Gymnastics for Stronger Haunches

My horse needs some help getting stronger in his back end. Does anyone have any favorite gymnastics (or any exercises) to help gain that strength and engage his backend? Thanks!

Trot poles all day long!


If the footing doesn’t suck, go out and trot hills. You get in two-point the whole way. Quad day for everyone!


Walking up and down hills! Down hill helps activate the muscles used when asking the horse to sit back and collect


Raised walk poles are good too. It encourages them to lift their hocks up. Sometimes horses learn that they can pull themselves through trot poles with their front end, so I like incorporating walk poles because they absolutely have to use their hind end with that.

Hills are also great; walking or trotting them.


Transitions within and between the gait, performed correctly, followed by more transitions and yet more. That is how dressage horses develop strength and the gaits.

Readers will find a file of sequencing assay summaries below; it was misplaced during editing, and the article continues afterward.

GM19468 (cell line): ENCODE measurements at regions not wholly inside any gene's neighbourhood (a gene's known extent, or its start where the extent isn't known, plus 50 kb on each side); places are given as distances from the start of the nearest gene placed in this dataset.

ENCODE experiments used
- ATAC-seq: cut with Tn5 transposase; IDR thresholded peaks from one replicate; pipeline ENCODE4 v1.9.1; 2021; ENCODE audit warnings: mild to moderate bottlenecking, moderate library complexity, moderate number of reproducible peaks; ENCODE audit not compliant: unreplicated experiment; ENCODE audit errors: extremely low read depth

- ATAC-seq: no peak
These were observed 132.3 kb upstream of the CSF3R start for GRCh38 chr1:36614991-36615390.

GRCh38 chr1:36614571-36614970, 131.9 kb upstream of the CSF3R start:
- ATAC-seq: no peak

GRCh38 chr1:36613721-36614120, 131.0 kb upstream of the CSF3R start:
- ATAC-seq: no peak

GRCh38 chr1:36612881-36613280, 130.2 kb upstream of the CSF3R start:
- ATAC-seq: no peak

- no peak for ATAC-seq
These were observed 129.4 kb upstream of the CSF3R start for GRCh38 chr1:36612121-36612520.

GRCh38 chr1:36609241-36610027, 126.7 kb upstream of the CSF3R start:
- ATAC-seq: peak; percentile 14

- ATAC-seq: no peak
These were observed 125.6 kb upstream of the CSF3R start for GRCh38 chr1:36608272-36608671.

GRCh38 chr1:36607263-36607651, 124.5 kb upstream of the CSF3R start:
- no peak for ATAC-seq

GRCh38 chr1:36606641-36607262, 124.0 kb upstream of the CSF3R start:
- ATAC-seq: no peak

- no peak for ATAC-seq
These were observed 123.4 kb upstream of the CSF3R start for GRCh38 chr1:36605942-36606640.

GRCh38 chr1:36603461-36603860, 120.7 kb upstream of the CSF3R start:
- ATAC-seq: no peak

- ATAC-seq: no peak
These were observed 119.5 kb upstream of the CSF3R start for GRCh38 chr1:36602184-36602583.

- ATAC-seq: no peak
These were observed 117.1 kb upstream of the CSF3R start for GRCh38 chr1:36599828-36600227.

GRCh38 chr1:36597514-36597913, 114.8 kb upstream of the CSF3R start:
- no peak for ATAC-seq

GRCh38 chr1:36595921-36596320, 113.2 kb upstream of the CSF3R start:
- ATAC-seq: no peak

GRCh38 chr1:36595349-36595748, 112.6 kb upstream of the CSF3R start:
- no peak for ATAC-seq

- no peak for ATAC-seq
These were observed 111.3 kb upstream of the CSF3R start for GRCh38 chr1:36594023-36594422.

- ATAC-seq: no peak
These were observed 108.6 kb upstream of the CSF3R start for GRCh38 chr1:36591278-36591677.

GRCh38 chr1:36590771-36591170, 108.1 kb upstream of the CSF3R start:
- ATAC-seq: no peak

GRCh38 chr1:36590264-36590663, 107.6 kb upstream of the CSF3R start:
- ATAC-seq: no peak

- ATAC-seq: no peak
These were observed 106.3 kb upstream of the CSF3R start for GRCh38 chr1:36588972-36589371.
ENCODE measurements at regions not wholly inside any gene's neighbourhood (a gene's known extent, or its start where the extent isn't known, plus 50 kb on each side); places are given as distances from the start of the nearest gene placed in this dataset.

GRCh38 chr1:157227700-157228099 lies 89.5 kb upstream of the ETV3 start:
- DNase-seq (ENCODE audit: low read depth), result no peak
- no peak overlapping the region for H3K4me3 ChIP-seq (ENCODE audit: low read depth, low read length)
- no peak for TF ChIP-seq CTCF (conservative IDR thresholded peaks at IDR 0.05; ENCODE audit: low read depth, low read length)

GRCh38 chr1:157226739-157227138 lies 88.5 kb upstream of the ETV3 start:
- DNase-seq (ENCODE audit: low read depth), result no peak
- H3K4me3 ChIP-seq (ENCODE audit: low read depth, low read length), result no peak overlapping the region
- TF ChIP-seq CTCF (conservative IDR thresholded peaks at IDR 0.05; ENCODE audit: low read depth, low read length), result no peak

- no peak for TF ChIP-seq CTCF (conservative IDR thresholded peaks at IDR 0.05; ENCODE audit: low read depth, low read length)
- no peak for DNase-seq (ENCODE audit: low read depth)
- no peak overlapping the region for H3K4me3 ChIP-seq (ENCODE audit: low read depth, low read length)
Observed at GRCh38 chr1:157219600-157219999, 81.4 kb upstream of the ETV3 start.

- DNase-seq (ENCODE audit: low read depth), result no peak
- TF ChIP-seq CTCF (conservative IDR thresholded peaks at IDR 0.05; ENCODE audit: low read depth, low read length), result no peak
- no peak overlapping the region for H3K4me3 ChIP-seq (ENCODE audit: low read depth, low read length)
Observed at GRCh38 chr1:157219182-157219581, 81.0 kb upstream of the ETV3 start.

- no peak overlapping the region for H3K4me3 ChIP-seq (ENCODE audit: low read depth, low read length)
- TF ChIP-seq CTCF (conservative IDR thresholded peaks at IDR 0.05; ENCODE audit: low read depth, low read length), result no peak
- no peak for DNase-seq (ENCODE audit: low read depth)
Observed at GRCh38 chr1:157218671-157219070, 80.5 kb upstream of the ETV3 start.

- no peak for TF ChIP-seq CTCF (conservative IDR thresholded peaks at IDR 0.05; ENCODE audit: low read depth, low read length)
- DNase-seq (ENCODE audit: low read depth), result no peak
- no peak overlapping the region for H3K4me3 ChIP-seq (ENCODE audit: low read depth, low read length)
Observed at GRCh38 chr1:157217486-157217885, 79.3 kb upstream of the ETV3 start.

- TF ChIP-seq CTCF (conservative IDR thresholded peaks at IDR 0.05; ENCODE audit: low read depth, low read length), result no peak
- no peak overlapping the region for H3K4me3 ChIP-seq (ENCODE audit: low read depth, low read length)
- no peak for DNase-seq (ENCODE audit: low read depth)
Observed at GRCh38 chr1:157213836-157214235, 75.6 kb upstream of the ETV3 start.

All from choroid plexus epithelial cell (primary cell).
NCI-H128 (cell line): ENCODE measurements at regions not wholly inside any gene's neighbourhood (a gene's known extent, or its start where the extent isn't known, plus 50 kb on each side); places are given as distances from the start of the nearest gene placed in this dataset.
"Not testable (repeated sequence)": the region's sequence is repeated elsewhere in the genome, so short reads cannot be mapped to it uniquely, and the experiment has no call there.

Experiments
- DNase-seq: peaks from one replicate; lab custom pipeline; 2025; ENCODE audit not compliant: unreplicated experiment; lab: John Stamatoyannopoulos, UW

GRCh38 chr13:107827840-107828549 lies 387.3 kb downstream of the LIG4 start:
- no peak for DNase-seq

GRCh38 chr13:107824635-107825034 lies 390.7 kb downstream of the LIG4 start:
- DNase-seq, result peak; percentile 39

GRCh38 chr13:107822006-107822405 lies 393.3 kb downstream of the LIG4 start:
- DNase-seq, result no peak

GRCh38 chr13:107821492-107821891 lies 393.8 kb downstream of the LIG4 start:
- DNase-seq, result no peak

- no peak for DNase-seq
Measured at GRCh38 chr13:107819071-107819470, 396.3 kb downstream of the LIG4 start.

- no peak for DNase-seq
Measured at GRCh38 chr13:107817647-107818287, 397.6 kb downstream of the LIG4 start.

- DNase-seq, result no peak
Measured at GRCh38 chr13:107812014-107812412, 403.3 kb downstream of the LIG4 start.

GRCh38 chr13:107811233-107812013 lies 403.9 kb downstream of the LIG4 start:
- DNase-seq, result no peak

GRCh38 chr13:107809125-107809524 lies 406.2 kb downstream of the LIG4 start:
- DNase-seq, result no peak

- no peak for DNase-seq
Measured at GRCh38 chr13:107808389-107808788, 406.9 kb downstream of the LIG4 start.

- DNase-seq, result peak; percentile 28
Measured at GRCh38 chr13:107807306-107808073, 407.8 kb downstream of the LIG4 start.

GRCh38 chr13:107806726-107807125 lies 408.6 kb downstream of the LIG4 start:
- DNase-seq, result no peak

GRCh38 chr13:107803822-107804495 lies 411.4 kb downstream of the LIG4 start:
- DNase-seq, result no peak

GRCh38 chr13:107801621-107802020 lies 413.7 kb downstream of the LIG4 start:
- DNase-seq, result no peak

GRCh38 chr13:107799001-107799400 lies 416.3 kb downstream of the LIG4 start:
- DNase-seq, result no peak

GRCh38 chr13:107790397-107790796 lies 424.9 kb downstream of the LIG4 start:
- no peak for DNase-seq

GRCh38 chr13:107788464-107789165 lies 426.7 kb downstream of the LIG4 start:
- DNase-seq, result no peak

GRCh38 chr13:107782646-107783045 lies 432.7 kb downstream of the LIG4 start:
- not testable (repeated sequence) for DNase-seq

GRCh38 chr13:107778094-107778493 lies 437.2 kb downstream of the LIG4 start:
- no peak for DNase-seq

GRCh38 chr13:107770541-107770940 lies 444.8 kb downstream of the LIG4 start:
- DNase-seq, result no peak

Proper low level dressage work (1st level) does a lot as well. Combined with the trot work on hills they should easily get in shape without a lot of pounding (hills once a week with a day off) and dressage 1-2 times a week with a jump lesson added.


In addition to all the good suggestions noted above: Leg yields up and down a hill.

My trainer made me do them on her steep gravel driveway instead of out in the field so I couldn’t hide and cheat. It is murder but a few times a week incredibly effective. In a few months you will have effortless and lively canter departs.


Consistent, correct regular flat work, riding out over terrain if possible combined with time and patience works wonders. There is no magic supplement or exercise or gadget to develop the backend, the horse has to build the muscle and balance gradually over time.

Horse also has to have been born with the conformation to develop these things as well. Some horses just aren’t yet fully matured and others just are never going to develop a back as the skeletal support is not there. Some others have old injuries, are older or have high mileage arthritic changes so please, please. please go slow with this and listen to the horse.


Thank you for bringing that up! This particular horse is a 10 year old OTTB. He’s healthy and hasn’t show signs of any pain. He gets regular chiropractic adjustments too. With this guy I believe he’s just not worked as much with the winter season limiting riding (and myself traveling a good bit as well). But thank you so much for reminding me of that! I think we all forget that a little bit sometimes!

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